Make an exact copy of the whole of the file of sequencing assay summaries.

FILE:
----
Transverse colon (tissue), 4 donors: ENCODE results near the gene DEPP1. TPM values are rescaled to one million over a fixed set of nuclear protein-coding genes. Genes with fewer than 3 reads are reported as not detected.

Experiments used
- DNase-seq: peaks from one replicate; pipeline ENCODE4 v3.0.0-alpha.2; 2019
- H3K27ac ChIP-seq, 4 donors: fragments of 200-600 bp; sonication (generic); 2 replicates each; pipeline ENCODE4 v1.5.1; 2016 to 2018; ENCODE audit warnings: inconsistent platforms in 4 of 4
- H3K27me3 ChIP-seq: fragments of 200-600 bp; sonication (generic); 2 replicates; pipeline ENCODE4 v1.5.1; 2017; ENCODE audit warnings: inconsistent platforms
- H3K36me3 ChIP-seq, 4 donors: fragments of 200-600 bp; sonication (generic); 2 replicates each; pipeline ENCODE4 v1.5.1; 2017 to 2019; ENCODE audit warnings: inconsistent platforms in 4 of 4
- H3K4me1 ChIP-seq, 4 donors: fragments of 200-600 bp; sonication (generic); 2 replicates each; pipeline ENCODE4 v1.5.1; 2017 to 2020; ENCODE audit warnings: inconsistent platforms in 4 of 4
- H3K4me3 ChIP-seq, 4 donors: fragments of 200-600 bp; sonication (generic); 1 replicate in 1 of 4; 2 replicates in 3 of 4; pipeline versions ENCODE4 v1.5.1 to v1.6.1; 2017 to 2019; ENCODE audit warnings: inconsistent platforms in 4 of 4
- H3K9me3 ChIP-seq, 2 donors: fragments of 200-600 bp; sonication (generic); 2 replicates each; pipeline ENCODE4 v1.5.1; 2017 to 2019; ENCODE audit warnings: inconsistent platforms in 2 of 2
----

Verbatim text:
Transverse colon (tissue), 4 donors: ENCODE results near the gene DEPP1. TPM values are rescaled to one million over a fixed set of nuclear protein-coding genes. Genes with fewer than 3 reads are reported as not detected.

Experiments used
- DNase-seq: peaks from one replicate; pipeline ENCODE4 v3.0.0-alpha.2; 2019
- H3K27ac ChIP-seq, 4 donors: fragments of 200-600 bp; sonication (generic); 2 replicates each; pipeline ENCODE4 v1.5.1; 2016 to 2018; ENCODE audit warnings: inconsistent platforms in 4 of 4
- H3K27me3 ChIP-seq: fragments of 200-600 bp; sonication (generic); 2 replicates; pipeline ENCODE4 v1.5.1; 2017; ENCODE audit warnings: inconsistent platforms
- H3K36me3 ChIP-seq, 4 donors: fragments of 200-600 bp; sonication (generic); 2 replicates each; pipeline ENCODE4 v1.5.1; 2017 to 2019; ENCODE audit warnings: inconsistent platforms in 4 of 4
- H3K4me1 ChIP-seq, 4 donors: fragments of 200-600 bp; sonication (generic); 2 replicates each; pipeline ENCODE4 v1.5.1; 2017 to 2020; ENCODE audit warnings: inconsistent platforms in 4 of 4
- H3K4me3 ChIP-seq, 4 donors: fragments of 200-600 bp; sonication (generic); 1 replicate in 1 of 4; 2 replicates in 3 of 4; pipeline versions ENCODE4 v1.5.1 to v1.6.1; 2017 to 2019; ENCODE audit warnings: inconsistent platforms in 4 of 4
- H3K9me3 ChIP-seq, 2 donors: fragments of 200-600 bp; sonication (generic); 2 replicates each; pipeline ENCODE4 v1.5.1; 2017 to 2019; ENCODE audit warnings: inconsistent platforms in 2 of 2